E

=c

B

, which is what we havewith a freely propagating electromag-netic wave. The cross product, desig-nated by

X

, between the velocity vector

v

and the

E

vector indicatesthat particle velocity is perpendicularto both the E and B fields. The B fieldin Eq 1 is bound to the moving chargedparticle, as observed by Joe. The B fieldcomes from a relativistic transforma-tion of the E field involving the ratio

v

/c. Einstein introduced the world torelativity 100 years ago, in 1905!The

E

field multiplied by

v

/c² thattransforms to the become the B fieldin Eq 1 is:

2

cvˆ )sin( )( rq

/

=−−=

β θ β β πε

rE

232220

114

(Eq 2)where

ε

0

is the permitivity of a vacuum,

r

is the distance from theparticle’s line of travel,

θ

is the anglebetween the

E

field and the particle’sdirection of travel, and

r

ˆ

is a vectorof unit length pointing in the directionfrom the particle to the place where

E

is evaluated. The magnitude of

B

(seeNote 2) is found by substituting Eq 2into Eq 1:

2322220

114

/

)sin( sin )( cvrq B

θ β θ β πε

−−=

(Eq 3)Therefore, for a moving chargedparticle in free space with no externalinfluences, a portion of its E field getstransformed, becomes dynamic, andappears as the B field multiplied bythe coefficient v/c². This means that if particle velocity increases, the magni-tude of the B field increases propor-tionally. An observer sees both the Bfield and the E field at the same timewith charge in motion. Note that the

B

vector is perpendicular to the

E

vec-tor, to the velocity vector v. Einsteinrecognized this very fact by thinkingabout one of Maxwell’s equations andthe result was relativity. The pictureassumes that

θ

in Eq 3 is 90°.To summarize, the magnitude of theresulting magnetic field depends uponthe velocity of the charge and theamount of charge. This means that theB field really is the relativisticallytransformed E field! The two fieldsmust always change together and theydo. If the B field source is the E field,can there be such a thing as a B fieldby itself without an E field? The an-swer may surprise you.

Charge Moving at Constant

Velocity Produces a Constant

Magnetic Field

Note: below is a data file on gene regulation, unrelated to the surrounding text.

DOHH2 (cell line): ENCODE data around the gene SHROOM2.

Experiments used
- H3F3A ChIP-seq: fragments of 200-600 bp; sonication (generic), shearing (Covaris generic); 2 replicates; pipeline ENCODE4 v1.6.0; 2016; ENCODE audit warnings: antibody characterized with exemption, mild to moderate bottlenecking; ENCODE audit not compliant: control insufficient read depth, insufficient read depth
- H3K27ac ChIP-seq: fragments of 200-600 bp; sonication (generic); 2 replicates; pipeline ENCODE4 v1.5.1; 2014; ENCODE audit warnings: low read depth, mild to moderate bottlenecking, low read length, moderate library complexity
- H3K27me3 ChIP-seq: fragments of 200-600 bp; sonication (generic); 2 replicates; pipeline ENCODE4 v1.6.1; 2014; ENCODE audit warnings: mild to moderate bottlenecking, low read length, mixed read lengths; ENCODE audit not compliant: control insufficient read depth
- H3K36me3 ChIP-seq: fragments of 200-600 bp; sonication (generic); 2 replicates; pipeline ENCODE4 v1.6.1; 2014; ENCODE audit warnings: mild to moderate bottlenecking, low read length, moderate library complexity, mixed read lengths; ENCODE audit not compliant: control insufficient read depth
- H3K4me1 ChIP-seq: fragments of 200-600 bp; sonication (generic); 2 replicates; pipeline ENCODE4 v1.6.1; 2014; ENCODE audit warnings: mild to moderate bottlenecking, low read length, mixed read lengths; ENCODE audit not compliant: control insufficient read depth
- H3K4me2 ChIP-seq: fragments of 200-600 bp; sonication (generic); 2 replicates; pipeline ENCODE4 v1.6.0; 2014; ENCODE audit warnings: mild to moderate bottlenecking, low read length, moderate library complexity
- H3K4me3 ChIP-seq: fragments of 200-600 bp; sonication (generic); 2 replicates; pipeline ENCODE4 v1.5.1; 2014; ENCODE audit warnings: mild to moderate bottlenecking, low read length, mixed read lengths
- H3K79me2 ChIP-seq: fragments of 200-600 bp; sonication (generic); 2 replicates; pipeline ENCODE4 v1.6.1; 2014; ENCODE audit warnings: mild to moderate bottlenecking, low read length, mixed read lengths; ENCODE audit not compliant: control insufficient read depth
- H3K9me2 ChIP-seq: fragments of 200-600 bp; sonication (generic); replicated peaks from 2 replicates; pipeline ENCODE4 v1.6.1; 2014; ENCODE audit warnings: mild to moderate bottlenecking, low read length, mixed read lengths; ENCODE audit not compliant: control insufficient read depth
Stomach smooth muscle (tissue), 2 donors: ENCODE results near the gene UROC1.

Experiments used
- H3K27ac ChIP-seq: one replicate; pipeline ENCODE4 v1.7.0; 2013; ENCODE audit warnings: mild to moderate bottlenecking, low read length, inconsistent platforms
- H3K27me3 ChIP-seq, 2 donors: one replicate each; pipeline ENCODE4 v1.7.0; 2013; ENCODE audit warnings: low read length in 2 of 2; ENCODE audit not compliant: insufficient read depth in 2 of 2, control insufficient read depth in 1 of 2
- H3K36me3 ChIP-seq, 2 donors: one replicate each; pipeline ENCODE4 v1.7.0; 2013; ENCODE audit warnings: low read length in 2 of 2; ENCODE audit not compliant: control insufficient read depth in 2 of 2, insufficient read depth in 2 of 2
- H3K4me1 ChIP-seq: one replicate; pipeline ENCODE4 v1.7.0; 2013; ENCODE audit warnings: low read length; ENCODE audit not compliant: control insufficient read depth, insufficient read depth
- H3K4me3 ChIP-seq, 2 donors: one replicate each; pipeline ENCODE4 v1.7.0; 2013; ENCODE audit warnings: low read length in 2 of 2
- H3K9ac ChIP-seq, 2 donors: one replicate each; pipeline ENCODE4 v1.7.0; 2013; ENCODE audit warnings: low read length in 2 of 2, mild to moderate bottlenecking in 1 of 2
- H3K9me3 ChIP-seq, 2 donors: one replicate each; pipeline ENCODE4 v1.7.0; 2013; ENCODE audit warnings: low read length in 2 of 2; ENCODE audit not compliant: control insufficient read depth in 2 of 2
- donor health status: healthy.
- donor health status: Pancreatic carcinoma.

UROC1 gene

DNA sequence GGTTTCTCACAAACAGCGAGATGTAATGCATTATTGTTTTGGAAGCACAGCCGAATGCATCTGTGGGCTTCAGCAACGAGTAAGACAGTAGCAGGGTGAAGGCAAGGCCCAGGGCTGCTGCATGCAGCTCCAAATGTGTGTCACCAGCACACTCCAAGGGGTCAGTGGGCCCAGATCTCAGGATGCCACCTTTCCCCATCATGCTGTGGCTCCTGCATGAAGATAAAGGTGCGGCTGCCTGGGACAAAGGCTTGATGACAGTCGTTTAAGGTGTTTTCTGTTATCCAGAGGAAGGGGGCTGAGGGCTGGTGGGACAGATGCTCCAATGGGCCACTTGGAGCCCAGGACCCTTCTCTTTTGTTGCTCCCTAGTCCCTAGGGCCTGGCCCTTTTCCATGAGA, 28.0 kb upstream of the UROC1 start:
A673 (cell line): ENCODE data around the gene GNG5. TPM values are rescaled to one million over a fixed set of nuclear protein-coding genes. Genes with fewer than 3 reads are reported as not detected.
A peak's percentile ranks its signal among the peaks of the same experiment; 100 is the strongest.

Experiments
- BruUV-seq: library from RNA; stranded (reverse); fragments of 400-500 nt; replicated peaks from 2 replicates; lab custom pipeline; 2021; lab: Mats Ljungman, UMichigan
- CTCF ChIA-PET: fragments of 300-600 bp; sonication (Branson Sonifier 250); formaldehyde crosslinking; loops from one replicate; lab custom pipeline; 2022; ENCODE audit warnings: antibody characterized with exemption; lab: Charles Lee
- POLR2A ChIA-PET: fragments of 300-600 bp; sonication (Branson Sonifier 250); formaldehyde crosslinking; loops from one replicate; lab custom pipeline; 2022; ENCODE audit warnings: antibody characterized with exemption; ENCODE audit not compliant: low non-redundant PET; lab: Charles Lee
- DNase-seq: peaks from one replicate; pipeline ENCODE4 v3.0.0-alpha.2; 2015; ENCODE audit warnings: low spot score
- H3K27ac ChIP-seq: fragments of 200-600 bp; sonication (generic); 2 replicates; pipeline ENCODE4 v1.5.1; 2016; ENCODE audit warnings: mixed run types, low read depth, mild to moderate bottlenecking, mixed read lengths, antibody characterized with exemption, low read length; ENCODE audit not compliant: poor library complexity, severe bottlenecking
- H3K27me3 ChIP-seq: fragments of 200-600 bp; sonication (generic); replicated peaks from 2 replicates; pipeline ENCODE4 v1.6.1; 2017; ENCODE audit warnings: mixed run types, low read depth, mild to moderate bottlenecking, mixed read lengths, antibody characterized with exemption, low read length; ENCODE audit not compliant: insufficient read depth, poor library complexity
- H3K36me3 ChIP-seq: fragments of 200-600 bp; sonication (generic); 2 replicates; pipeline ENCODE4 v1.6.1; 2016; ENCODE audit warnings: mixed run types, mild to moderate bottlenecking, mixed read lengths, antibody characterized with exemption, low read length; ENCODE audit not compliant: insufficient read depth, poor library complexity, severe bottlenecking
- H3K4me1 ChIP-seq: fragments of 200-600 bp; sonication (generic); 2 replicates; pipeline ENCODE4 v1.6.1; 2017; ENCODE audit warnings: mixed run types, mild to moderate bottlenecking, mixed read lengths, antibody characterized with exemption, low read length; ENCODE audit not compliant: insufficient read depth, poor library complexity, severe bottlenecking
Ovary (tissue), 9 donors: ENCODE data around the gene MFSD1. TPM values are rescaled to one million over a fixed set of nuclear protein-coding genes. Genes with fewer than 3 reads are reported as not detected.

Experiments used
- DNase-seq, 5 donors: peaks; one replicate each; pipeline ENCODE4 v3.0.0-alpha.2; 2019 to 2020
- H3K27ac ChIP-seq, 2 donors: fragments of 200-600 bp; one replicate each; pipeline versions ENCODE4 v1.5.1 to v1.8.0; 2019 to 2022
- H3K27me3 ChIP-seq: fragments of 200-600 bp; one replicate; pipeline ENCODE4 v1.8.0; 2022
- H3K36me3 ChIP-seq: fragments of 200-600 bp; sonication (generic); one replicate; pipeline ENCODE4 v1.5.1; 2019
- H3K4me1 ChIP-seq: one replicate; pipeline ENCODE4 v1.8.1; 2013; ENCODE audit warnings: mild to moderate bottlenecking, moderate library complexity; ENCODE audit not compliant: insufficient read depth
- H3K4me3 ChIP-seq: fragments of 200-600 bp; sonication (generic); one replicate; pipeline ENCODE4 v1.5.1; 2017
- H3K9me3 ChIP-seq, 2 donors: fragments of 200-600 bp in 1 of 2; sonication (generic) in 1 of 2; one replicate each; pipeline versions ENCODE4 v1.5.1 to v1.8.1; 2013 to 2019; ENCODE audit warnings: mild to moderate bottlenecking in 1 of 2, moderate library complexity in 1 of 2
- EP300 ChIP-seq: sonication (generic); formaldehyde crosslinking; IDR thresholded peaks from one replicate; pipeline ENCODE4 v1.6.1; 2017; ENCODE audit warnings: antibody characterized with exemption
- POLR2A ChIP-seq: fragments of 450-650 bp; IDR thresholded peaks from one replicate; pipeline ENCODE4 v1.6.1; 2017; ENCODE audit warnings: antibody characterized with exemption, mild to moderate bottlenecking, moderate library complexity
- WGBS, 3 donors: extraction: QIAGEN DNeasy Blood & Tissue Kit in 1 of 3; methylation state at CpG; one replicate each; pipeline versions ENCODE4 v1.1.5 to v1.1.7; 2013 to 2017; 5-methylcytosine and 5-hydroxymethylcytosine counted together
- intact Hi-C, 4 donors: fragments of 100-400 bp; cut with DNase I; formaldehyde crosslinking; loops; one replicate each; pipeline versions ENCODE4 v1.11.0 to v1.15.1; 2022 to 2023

Charge flow in a wire is obviously very much different from that of anisolated charge moving in free space.However, exactly what is different andwhy? Assume that there are no un-matched charges in our wire. Thatmeans the number of electrons (nega-hed c

Fig 2—The B and E fields of an electron moving with a constant velocity

v

.

Fig 3—Magnetic field lines around a wire with dc current.

Fig 1—An isolated charged particle with

its E-field lines. E fields cause action at a

distance. The effect is very small for small

charges a great distance apart.

40 Jan/Feb 2005

tive charges) equals the number of protons (positive charges) in the wire.Experiments have confirmed that cur-rent flow in such a wire produces onlyan observable magnetic B field at adistance

r

from the wire. The electrons’radial E fields are not observed at all.If Joe Ham were the observer, hewould say there were no E fieldspresent. The drift velocity of the mov-ing charge is constant, so the B fieldsis just a function of the number of charges in motion and their velocity.See Fig 3.Constant DC current in an infi-nitely long wire produces a uniformmagnetic field along the wire’s entireaxial length. The magnitude of

B

ev-erywhere along the axis at a distance

r

from the wire is the same. The mag-netic field lines extend to great dis-tances and they always close onthemselves, unlike electric field lines,which always terminate at a charge.Joe might ask the question, “If theB field came from the E field, then howis there now only a B field observable?”Perhaps we should state that there isno

net

E field present. Now I wouldlike to propose another question: If there is no net E field present, is therean E-field energy density present?

The Wire’s Unobserved Net E Field